Online keywords and trade mark infringement - developments in Australia and Europe
Saturday 17th April 2010
The New Zealand position on use of another’s trade marks as online keywords remains uncertain. Whilst local judicial guidance on the issue is limited, it remains a hot issue in the market. Overseas decisions are keenly watched as they may foreshadow and influence the development of the law in New Zealand, and we discuss recent Australian and European decisions here.
A decision by the European Court of Justice (“ECJ”) on 23 March 2010 in three joint cases against Google (Louis Vuitton Malletier SA v Google France SARL (Case C-236/08), Viatecum SA v Google France SARL (Case C-237/08) and CNRRH v Google France SARL (Case C-238/08) found that the sale of brand names as keywords by Google Inc did not constitute trade mark infringement. This case is one of many which deal with allegations of trade mark infringement by sale of trade marks as keywords to third parties.
‘AdWords’ is the paid-search service provided by Google which allows third parties to purchase keywords from Google which, when entered into a search engine, generates sponsored links to those third parties’ websites. Many companies purchase their competitors’ brands as keywords in order to boost their own advertising. This also creates an avenue for dealers in counterfeit products to profit by selling counterfeit goods on the internet.
In 2004, Louis Vuitton (LV) started action in France against Google on the grounds that Google’s sale of LV’s trade marks as keywords, infringed LV’s intellectual property rights. While Google was found in the first instance to have infringed trade mark rights (and to have promoted misleading advertising and unfair competition), the ECJ has now held that Google was free to sell trade marks as keywords provided that the sale was ‘technical, passive and with lack of knowledge’. If it takes a more ‘active’ role, it will be potentially liable for trade mark infringement.
The ECJ also held that advertisers who purchase trade marks as keywords would not infringe those trade marks provided consumers were not mislead by the advertisements into believing that there was some connection between the advertiser and the trade mark owner. For example, if the trade mark itself appears in the search result and the advertiser does not own that trade mark, it may well be liable for trade mark infringement. The court also indicated that whether or not confusion arose was likely to be a matter for consideration by the Court on a case by case basis. Where a brand owner alleges confusion has occurred, action must be brought against the advertiser, and not Google (unless Google has played some ‘active’ role).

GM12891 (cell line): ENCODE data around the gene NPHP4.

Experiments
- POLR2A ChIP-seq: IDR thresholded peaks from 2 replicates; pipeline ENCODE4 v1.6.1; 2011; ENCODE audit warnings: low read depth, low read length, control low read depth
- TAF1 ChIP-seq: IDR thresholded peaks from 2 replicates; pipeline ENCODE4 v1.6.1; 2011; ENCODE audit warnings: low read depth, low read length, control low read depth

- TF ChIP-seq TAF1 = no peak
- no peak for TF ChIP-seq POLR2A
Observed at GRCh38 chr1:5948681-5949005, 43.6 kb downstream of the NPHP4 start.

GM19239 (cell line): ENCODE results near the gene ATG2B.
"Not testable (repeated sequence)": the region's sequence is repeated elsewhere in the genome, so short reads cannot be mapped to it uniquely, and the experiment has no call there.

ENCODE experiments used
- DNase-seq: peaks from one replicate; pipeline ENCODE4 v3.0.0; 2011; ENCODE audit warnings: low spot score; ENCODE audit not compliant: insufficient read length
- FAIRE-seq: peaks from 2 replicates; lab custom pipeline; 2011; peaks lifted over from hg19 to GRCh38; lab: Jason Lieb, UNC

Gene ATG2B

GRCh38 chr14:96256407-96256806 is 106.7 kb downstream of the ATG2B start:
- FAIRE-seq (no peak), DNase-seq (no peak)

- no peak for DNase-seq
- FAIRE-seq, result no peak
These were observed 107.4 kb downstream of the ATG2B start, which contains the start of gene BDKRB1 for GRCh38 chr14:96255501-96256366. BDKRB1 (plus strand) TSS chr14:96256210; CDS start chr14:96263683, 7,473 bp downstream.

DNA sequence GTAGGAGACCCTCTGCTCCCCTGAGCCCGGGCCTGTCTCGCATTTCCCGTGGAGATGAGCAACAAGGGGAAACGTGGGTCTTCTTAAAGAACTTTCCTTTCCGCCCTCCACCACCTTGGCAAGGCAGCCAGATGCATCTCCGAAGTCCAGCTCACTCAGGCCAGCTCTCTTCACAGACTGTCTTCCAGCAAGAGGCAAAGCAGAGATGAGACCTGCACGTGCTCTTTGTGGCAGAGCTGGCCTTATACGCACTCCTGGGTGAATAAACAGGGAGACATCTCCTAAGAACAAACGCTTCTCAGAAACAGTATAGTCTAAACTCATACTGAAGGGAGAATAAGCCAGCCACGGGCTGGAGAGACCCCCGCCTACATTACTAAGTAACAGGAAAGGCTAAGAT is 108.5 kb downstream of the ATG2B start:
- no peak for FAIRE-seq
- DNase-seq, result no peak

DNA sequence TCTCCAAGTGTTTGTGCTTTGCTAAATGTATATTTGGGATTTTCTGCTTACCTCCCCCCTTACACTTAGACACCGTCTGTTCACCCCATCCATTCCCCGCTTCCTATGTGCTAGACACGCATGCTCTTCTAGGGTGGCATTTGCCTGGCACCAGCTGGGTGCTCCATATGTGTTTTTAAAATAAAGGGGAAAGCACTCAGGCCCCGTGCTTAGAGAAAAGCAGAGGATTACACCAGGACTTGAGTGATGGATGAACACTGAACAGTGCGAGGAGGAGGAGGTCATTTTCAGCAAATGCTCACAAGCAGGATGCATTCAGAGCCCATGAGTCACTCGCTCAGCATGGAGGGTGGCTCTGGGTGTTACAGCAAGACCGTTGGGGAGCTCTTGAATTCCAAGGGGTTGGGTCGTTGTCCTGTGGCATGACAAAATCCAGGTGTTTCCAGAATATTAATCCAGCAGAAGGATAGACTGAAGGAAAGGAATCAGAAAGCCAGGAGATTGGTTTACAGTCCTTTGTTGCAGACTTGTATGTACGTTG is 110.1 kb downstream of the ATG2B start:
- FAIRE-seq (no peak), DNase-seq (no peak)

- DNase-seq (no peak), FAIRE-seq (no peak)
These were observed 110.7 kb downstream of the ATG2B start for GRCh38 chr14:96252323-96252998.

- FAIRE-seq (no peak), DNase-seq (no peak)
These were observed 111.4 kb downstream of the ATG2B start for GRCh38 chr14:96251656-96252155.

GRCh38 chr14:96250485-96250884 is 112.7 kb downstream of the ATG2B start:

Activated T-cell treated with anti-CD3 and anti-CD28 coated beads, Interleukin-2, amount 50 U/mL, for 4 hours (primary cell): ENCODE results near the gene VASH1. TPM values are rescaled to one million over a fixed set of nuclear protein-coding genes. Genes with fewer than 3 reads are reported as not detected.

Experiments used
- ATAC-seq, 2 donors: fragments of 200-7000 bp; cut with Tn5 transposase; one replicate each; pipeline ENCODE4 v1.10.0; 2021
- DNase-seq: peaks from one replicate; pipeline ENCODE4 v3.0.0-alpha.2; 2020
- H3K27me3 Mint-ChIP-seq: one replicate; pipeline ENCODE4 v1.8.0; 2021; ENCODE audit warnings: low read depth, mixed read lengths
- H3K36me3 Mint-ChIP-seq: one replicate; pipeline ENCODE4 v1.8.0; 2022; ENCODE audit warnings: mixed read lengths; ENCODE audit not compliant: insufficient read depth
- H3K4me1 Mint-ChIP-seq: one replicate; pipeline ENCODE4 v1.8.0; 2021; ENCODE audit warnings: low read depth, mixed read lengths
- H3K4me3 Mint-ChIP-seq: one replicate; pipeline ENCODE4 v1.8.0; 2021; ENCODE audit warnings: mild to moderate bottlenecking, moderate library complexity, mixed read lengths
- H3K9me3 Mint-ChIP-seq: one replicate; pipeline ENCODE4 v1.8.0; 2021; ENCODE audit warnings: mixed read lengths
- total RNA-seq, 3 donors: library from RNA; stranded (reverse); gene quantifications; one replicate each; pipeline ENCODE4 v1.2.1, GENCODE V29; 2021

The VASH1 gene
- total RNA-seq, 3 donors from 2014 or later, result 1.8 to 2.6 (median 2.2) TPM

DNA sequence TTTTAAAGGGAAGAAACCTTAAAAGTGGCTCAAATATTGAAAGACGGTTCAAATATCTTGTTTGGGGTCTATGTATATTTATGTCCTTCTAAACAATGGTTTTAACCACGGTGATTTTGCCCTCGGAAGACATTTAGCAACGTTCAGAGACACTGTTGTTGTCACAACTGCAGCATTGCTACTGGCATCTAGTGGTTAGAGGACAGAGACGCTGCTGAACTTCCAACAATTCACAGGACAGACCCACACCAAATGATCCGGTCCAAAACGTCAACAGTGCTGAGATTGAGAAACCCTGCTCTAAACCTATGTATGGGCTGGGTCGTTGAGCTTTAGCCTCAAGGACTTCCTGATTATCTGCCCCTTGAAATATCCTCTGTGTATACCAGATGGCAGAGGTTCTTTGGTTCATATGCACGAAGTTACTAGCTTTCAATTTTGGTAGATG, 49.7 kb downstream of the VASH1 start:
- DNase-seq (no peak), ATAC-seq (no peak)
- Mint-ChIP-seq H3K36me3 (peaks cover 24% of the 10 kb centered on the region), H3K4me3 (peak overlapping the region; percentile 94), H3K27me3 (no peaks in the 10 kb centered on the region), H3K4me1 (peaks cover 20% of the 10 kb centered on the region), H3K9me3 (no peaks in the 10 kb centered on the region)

The ruling means that brand owners will need to take a more active role in policing their brands. Brand owners can lodge complaints with Google where they find misuse of keywords. Google says that it does investigate complaints brought and may take steps to remove ads that promote counterfeit goods. If Google fails to act on these complaints, it might be held liable.
In Australia, the slightly later decision (Mantra Group Pty Ltd v Tailly Pty Ltd, Federal Court of Australia, 26 March 2010), which does not refer to the ECJ’s decision, resulted in a permanent injunction against Tailly, preventing it from using Mantra Group’s trade marks in advertising or as Google keywords. Tailly was subletting apartments in an apartment complex called ‘Circle on Cavill’, owned by Mantra Group. Tailly used trade marks owned by Mantra Group, as well as variations of those trade marks in the websites, in meta tags and in keyword advertising. The judge rejected Tailly’s argument that ‘Circle on Cavill’ was used in good faith to indicate geographical origin and ordered that Tailly was permanently restrained from using Mantra’s trade marks or marks that are substantially identical with or deceptively similar to them as keywords, finding such advertising infringement.
While these decisions are not determinative of the New Zealand position, they do provide useful guidance on likely directions of legal development.